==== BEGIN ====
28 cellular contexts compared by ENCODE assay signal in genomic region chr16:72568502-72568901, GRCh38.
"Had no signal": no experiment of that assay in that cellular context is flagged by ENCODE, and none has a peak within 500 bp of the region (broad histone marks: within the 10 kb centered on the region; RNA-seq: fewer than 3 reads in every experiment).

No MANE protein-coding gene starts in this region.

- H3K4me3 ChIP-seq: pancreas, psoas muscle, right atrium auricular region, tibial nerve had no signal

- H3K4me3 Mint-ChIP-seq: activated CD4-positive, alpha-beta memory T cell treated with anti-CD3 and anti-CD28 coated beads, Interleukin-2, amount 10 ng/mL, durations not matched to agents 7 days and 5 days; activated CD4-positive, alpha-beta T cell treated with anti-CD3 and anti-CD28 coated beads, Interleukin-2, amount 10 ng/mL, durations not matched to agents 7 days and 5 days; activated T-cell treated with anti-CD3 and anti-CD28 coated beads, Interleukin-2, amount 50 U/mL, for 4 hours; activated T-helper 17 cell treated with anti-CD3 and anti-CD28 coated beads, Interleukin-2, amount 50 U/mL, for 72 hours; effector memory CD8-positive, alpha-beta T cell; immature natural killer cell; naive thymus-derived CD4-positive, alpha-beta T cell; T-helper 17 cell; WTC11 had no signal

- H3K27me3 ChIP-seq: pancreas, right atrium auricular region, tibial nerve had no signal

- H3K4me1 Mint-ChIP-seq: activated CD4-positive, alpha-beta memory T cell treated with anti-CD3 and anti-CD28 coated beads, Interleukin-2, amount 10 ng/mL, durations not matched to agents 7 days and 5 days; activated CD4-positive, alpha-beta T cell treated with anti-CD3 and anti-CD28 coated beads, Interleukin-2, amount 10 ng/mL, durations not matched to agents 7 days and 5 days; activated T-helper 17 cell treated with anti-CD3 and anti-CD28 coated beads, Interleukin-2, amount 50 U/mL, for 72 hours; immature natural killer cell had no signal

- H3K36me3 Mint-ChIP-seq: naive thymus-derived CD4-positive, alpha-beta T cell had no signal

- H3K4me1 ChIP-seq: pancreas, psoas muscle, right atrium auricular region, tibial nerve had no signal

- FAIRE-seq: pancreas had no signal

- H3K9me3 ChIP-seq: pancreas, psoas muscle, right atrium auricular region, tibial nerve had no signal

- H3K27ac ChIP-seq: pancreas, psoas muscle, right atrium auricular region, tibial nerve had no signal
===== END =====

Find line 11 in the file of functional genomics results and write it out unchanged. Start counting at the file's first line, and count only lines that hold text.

- H3K9me3 ChIP-seq: pancreas, psoas muscle, right atrium auricular region, tibial nerve had no signal